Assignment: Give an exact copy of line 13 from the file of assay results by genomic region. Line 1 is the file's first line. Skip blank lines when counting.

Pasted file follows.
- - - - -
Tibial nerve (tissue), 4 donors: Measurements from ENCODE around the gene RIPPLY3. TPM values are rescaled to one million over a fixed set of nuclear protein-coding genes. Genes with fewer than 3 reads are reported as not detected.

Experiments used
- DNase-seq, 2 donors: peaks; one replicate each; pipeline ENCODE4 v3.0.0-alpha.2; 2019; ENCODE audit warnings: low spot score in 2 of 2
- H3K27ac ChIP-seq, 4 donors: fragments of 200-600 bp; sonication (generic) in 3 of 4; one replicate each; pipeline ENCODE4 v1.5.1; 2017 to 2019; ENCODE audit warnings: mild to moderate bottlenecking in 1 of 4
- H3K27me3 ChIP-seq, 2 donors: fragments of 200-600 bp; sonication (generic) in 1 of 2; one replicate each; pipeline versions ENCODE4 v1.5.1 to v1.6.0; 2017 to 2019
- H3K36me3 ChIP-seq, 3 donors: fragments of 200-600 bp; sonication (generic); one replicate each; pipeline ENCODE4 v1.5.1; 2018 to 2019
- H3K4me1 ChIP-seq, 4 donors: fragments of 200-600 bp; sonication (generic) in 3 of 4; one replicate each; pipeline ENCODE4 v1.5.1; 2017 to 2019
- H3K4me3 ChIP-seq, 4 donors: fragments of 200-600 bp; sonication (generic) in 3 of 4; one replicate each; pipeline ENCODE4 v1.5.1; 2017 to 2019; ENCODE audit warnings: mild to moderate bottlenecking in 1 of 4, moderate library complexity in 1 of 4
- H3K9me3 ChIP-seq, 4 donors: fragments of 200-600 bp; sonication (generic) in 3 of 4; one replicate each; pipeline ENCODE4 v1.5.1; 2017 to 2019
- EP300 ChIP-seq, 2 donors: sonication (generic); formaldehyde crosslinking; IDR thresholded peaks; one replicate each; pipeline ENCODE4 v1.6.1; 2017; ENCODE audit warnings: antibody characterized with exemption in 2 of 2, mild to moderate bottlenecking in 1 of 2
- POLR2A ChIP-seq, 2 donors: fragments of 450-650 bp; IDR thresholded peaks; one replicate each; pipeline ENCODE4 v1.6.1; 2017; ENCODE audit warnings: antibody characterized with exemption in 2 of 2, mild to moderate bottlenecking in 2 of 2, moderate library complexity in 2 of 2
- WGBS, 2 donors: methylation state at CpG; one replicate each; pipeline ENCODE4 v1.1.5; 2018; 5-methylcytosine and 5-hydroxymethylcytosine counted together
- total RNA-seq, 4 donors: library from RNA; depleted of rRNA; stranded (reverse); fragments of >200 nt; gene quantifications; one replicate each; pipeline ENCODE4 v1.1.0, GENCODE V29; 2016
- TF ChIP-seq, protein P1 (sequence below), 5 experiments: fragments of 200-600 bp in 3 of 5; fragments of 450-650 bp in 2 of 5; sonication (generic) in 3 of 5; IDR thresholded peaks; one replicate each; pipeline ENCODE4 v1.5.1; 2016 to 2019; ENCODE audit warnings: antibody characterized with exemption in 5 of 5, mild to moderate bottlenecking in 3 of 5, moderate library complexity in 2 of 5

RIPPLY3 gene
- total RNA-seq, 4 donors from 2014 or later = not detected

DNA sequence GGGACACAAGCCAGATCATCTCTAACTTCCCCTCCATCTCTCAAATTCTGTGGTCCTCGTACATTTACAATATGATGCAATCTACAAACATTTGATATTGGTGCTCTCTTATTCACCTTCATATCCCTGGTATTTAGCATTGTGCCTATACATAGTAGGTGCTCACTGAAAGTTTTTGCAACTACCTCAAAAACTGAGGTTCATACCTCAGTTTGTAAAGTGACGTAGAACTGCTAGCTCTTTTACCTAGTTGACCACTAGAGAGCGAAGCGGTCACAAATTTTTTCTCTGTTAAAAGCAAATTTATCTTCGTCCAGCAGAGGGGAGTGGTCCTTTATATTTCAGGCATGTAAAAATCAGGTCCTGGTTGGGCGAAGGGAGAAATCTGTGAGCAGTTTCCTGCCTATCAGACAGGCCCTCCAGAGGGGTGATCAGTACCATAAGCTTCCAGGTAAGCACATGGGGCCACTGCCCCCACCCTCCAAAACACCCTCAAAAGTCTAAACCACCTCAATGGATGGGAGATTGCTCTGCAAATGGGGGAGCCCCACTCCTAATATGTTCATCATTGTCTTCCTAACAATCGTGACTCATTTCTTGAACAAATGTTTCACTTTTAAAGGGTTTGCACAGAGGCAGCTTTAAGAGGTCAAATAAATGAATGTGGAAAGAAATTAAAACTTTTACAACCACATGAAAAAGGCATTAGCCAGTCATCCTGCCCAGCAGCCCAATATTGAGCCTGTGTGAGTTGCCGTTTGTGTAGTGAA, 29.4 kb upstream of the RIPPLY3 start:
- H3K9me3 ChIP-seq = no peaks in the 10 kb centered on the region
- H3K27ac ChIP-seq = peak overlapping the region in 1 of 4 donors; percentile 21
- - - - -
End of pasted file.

- total RNA-seq, 4 donors: library from RNA; depleted of rRNA; stranded (reverse); fragments of >200 nt; gene quantifications; one replicate each; pipeline ENCODE4 v1.1.0, GENCODE V29; 2016